It is therefore of practical importance that governors and staff have a clear idea of: 

• what incidents need to be reported
• how much information can or should be supplied to the Commission
• when it might be appropriate to delay the report to the Commission 

What incidents need to be reported?

The guidance defines a serious incident as one that “has resulted or could result in a significant loss of funds or a significant risk to the charity's property, work, beneficiaries or reputation”. That extremely broad definition is supplemented with a list of matters that the Commission will always regard as a serious incident: 

• fraud and theft
• other significant loss
• significant donations from an unknown or unverified source
• financial links between the charity and proscribed organisations or terrorist activities
• disqualified persons acting as trustees
• inadequate systems for vetting trustees or staff
• inadequate safeguarding policies
• suspicions, allegations and incidents of abuse or mistreatment of vulnerable beneficiaries
• a criminal investigation or sanctions imposed by another regulator or agency 

This list is not exhaustive, and the Commission will expect to be told about any incident where: 

• a report is made to the police or other statutory agencies (this will presumably include any report to the LADO)
• the police or other statutory agencies open an investigation into the charity or its personnel
• the trustees determine that the incident presents a serious risk to the charity, its beneficiaries, reputation or assets
• the trustees reasonably suspect that a serious incident has happened
• the charity's professional advisers advise the trustees to notify the Commission of the incident – and you will want your lawyers to be up to speed on this topic, as the possible repercussions of filing a report mean that it is not necessarily helpful to have someone advising you to report to the Commission just to be on the safe side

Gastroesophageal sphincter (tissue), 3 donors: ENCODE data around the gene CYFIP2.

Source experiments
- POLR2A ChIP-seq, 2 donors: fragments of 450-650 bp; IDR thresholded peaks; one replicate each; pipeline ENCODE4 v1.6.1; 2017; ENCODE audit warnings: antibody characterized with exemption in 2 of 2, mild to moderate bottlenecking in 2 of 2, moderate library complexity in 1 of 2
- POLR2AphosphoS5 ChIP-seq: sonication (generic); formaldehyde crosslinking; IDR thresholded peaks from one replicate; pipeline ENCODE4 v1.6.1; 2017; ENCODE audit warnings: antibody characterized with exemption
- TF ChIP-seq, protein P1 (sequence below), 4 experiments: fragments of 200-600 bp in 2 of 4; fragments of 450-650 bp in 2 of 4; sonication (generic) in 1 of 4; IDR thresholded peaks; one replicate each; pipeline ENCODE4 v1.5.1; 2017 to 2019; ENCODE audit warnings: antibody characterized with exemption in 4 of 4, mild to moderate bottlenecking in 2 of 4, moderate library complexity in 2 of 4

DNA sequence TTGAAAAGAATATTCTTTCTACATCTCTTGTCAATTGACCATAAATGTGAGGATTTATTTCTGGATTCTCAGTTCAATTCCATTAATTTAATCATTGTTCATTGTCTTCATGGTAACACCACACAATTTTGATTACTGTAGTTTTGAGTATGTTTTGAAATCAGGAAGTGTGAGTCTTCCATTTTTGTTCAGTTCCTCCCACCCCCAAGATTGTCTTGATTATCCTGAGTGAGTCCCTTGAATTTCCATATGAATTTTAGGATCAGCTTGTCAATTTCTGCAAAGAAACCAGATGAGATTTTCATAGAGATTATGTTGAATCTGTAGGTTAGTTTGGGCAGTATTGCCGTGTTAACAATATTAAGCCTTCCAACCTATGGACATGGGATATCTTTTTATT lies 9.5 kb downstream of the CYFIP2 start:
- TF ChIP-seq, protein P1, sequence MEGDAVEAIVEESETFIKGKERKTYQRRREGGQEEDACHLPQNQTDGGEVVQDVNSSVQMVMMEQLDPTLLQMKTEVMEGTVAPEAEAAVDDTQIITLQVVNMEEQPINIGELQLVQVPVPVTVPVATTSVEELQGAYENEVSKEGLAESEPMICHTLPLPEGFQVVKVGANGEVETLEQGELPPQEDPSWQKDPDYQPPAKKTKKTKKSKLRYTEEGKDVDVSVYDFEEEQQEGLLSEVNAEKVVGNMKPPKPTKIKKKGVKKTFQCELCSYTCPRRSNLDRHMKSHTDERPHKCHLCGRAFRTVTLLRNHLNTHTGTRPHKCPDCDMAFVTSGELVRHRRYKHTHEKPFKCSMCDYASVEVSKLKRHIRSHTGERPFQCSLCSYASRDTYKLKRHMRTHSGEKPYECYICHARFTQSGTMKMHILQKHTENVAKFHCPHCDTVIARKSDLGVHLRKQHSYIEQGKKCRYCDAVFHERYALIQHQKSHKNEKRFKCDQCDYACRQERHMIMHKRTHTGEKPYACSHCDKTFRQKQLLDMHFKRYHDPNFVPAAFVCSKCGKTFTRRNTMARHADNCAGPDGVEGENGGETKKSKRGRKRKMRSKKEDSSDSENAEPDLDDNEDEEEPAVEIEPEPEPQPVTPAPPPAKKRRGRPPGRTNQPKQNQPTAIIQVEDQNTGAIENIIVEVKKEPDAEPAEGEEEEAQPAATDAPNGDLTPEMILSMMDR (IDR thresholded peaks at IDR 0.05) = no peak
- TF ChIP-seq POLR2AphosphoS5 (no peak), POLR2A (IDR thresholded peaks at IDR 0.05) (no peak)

What information needs to be provided?

There are a couple of key points to bear in mind in relation to the information that is reported to the Commission:

• some information relating to the incident is likely to be of a sensitive nature and may include personal data. Governors and/or staff may need to seek specialist advice on the disclosure of personal data and on the steps they can take to prevent information from being disclosed by the Commission under the Freedom of Information Act
• our experience tells us that the Commission's handling of the case will be influenced by any information that the school is able to provide about the measures that were already in place to manage the risk of an incident of the kind being reported and about the steps that have been taken in response to the incident that has arisen 

When does the report need to be made?

The Commission recognises that, even in serious cases, time may be needed to gather information about a suspected incident or to make initial investigations into an allegation. However, the expectation is that reports will be filed as soon as reasonably possible and any unjustified delay may be seen as a cause for concern about governance in the school and as justification for a more extensive investigation of the school's affairs.

It is definitely not a good idea to leave an incident unreported until the time comes to file an annual return; this will give the Commission the impression that, until that point, the school was unaware of the need to report the incident. Having said that, if a school handles the matter with care and can demonstrate to the Commission that, despite the technical failure to report, it has handled the incident competently and properly, it may be possible to reassure the Commission that all is well and that there is no need for them to get further involved. 

Paul Ridout is a partner at leading education law firm Veale Wasbrough Vizards. T: 020 7665 0869 E: pridout@vwv.co.uk W: www.vwv.co.uk